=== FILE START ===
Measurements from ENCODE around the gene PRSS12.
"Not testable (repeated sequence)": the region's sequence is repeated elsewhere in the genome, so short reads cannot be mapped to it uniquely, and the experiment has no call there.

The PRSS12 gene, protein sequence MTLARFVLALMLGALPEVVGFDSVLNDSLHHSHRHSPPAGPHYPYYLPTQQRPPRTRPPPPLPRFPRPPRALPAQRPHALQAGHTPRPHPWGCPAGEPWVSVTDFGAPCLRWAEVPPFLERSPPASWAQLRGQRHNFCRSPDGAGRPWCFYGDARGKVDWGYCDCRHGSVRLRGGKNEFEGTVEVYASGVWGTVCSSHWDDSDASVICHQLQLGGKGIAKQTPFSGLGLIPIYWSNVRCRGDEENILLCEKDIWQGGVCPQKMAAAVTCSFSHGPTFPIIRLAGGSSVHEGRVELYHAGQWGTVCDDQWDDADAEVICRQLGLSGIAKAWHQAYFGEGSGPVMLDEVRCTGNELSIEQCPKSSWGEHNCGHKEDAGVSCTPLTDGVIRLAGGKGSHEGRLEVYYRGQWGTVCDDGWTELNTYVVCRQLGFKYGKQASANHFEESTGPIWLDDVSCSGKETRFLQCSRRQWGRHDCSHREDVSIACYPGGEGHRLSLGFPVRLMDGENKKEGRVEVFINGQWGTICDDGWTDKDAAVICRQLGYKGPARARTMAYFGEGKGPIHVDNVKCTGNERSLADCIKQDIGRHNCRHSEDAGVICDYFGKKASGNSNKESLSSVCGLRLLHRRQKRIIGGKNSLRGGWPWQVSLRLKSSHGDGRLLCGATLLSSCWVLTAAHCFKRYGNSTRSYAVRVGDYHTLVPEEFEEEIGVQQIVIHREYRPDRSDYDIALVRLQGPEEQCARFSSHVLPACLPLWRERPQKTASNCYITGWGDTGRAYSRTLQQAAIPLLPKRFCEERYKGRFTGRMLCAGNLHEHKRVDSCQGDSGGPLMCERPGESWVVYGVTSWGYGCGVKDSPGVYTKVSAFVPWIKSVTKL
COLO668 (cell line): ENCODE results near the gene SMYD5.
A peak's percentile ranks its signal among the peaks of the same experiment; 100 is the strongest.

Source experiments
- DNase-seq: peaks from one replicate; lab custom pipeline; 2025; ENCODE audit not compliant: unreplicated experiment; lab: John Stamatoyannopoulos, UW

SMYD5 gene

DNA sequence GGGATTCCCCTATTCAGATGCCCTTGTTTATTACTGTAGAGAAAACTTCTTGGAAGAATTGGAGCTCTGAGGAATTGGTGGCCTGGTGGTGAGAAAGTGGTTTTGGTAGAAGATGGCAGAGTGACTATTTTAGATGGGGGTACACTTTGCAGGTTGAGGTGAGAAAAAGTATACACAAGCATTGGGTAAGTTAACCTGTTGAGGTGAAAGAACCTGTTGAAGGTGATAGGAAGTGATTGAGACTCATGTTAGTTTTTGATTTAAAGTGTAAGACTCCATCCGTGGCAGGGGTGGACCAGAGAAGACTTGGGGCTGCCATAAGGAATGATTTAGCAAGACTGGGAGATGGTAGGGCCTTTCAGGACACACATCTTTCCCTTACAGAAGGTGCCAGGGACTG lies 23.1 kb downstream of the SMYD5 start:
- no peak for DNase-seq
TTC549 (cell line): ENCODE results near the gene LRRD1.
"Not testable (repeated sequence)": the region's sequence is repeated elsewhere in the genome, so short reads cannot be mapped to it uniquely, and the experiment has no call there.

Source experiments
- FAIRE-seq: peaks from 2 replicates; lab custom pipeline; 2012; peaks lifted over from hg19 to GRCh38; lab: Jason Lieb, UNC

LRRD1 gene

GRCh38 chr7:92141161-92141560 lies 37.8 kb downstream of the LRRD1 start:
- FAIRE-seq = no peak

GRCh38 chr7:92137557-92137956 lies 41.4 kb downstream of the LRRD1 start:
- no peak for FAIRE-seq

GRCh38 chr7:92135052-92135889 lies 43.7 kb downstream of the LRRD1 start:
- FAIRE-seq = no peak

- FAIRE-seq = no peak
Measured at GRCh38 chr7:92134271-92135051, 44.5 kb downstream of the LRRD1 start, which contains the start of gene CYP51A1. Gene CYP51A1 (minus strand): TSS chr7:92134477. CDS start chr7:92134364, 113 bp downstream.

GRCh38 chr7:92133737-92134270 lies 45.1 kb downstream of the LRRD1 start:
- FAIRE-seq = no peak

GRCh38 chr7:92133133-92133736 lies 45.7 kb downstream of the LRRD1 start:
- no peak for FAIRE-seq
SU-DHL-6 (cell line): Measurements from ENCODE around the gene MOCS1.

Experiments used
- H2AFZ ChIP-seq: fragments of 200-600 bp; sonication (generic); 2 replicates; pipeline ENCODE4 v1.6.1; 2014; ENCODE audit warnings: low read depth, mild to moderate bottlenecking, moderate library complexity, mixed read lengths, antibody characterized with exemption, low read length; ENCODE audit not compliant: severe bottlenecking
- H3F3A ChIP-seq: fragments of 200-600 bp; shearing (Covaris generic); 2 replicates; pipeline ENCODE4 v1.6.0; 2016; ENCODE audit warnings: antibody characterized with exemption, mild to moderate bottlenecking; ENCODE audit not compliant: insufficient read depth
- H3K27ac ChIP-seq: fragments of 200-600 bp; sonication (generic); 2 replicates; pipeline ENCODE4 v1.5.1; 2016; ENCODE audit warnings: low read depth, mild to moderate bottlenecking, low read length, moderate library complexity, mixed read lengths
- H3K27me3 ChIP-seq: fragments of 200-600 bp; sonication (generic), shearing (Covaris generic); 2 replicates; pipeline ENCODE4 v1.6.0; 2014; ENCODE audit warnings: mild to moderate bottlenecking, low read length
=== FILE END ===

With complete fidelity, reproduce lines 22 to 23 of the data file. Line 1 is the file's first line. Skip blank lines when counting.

- FAIRE-seq = no peak
Measured at GRCh38 chr7:92134271-92135051, 44.5 kb downstream of the LRRD1 start, which contains the start of gene CYP51A1. Gene CYP51A1 (minus strand): TSS chr7:92134477. CDS start chr7:92134364, 113 bp downstream.